Lucy Prebble was inspired to write The Effect (currently playing at San Francisco Playhouse) when a drug trial in London went horribly wrong. (Most drug trials go smoothly. Don’t let this play scare you away from participating.) The real case involved a drug with life-threatening physical side effects. The Effect is subtler: the anti-depressant on trial affects dopamine levels and therefore emotions. Only a series of improbably dire breeches of medical ethics enables the drug to cause dangerous physical harm. But even the emotional effects of the drug prove perilous for two participants, Connie and Tristan (Ayelet Firstenberg and Joe Estlack), who find themselves falling for each other.
The researchers’ histories complicate matters. Dr. Toby Sealey (Robert Parsons), who runs the drug company, previously had a fling with Dr. Lorna James (Susi Damilano), the researcher running the study. Dr. James suffers from depressive episodes (masterfully enacted by Damilano in a Jekyll-and-Hyde-type scene where her brain argues with itself). She is skeptical of anti-depressants. She cites research indicating that their effects are only short-term, but she also seems wary of the prospect of altering her reality. (She insists that depressed people have a more realistic view of the world than “normal” people.)
The Effect raises difficult questions without lecturing the audience or proposing easy answers. How can we trust in love if it’s reducible to brain chemistry? If emotions are just brain states, are pill-induced emotions any less real than “natural” ones? The characters discuss these issues not academically, but urgently—because they need to figure out what to do about their feelings. Connie initially refers to world outside the trial as her “real life,” but she eventually stops trying to maintain the distinction.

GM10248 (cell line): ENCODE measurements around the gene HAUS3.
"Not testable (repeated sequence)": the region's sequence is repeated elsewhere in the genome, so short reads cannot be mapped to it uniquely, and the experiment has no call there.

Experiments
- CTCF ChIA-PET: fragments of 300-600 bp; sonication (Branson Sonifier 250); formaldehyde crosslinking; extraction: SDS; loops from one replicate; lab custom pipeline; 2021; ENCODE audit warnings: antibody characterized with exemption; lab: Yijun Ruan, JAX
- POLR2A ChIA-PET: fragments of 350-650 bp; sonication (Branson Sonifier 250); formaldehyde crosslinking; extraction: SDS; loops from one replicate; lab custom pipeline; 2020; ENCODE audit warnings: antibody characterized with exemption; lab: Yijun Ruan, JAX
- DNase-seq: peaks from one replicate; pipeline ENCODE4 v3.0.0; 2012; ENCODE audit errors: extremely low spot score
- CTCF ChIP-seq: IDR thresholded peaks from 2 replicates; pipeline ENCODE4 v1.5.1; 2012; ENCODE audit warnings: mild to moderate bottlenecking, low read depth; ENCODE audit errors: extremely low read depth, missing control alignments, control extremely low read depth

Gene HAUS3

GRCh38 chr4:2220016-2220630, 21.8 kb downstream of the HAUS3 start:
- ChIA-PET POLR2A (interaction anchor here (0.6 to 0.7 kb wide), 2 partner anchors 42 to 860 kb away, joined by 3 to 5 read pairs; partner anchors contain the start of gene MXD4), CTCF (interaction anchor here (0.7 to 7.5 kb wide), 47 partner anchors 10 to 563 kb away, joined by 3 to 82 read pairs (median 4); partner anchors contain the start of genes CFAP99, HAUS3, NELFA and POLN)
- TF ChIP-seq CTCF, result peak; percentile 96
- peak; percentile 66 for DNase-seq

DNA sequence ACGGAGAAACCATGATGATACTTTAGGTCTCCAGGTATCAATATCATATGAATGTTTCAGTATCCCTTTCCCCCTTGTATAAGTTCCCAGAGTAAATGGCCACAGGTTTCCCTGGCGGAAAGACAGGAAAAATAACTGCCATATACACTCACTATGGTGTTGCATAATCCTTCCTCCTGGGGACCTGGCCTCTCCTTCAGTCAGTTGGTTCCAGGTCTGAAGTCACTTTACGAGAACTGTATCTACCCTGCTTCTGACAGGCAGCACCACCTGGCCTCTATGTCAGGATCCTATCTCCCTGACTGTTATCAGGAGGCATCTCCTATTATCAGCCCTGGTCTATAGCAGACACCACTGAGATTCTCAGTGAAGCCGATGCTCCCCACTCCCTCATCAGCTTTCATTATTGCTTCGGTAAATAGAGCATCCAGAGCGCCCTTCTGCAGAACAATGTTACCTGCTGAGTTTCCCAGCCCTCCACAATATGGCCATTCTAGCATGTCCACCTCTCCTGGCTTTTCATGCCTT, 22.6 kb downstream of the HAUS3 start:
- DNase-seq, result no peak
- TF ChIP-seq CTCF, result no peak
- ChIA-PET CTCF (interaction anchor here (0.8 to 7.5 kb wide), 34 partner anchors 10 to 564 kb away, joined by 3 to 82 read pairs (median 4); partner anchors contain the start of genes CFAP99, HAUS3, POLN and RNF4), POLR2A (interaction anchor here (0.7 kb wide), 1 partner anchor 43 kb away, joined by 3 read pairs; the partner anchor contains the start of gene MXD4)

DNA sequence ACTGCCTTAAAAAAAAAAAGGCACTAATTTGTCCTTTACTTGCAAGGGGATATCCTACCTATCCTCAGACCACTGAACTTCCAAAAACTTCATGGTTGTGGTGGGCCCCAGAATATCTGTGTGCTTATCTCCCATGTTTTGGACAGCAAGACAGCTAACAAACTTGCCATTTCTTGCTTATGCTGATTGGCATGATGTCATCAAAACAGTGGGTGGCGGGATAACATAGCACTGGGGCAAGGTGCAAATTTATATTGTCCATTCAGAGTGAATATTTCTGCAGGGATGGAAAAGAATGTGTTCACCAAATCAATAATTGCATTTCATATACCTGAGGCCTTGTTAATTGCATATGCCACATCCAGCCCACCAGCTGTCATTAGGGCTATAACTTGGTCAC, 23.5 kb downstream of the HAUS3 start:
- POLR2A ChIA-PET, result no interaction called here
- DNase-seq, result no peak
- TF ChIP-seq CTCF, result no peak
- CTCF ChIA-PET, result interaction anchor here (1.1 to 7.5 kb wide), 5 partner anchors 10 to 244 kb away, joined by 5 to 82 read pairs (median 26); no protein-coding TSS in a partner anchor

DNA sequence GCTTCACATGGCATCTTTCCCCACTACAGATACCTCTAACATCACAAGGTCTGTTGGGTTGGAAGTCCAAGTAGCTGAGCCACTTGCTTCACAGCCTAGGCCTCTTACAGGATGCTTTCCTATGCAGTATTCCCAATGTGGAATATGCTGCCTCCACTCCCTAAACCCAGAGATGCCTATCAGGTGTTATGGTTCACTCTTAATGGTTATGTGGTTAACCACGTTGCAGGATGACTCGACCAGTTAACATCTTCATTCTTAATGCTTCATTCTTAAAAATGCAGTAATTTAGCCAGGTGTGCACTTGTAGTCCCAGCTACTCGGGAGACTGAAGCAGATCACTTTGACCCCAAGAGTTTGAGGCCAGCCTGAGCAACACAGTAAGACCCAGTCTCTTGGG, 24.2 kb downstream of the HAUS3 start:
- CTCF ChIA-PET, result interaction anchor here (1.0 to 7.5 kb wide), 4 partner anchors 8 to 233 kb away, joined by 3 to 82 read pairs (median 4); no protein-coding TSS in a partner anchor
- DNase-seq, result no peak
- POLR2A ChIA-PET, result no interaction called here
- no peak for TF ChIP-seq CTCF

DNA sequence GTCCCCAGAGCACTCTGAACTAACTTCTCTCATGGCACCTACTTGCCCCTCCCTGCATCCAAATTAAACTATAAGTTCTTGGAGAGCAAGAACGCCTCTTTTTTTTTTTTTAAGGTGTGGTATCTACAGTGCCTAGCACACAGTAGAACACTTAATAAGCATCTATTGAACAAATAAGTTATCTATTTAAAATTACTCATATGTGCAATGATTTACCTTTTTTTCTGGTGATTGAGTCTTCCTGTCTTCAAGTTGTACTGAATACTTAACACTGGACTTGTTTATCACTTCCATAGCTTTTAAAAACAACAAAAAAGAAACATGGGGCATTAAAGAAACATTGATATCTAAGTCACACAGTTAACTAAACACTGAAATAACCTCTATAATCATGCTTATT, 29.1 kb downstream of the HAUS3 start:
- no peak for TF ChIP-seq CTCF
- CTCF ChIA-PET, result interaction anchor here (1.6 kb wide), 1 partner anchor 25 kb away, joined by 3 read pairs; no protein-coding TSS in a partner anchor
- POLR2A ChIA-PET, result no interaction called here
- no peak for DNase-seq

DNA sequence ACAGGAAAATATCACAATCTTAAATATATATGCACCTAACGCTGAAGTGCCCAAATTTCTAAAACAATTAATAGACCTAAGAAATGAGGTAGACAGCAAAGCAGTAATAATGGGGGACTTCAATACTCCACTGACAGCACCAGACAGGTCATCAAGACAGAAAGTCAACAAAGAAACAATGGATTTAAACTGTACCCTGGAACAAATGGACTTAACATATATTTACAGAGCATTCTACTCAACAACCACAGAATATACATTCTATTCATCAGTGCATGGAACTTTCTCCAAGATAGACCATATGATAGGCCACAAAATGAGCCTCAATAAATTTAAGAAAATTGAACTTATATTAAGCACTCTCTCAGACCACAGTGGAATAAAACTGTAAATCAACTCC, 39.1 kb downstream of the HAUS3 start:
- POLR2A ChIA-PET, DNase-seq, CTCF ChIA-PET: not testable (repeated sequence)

Despite the seriousness of its themes, The Effect plays like a comedy, eliciting a near-constant stream of laughter. Some of that is thanks to the absurdity of the situations Lucy Prebble sets up: there’s nothing like commenting on the hue and temperature of someone’s urine sample for a romantic first meeting! The sharply drawn characters also spout funny lines. Dr. Lorna James is reliably sassy (to her boss: “There is no such thing as side effects—only effects you can’t sell”), and Dr. Toby Sealey startles with his cynicism (on increased life expectancies: “I think people have kids now, when they should die”).
Director Bill English creates an environment where both the angst and the humor feel visceral. The actors converse naturally, interrupting each other or letting sentences trail off and awkward pauses creep in. Variety in pacing makes it clear when emotions and stakes are rising. The only timing missteps come in the film-style montage of the beginning of Connie’s and Tristan’s relationship, when the blackouts sometimes last longer than the micro-conversations they separate. The couple’s post-study encounters work better: we jump from day to day with no blackout and hardly a pause; a slight rearrangement of props and a change in Connie’s mood are enough to indicate a new scene.
Director Bill English creates an environment where both the angst and the humor feel visceral.
Nina Ball’s set has the feel of a futuristic spaceship, all sterile whites, crisp lines, and embedded screens. Track lighting laid into the ceiling changes color for scene transitions, accompanied by sci-fi-inspired sound effects (by Theodore J.H. Hulsker). These sorts of sounds also play during pill-taking and physical examinations. They contribute to the sense that the hospital where the study takes place is alien—in striking contrast to the human emotions it fosters.
San Francisco Playhouse
Written by Lucy Prebble
Directed by Bill English
**** out of *****
Photo credit: Jessica Palopoli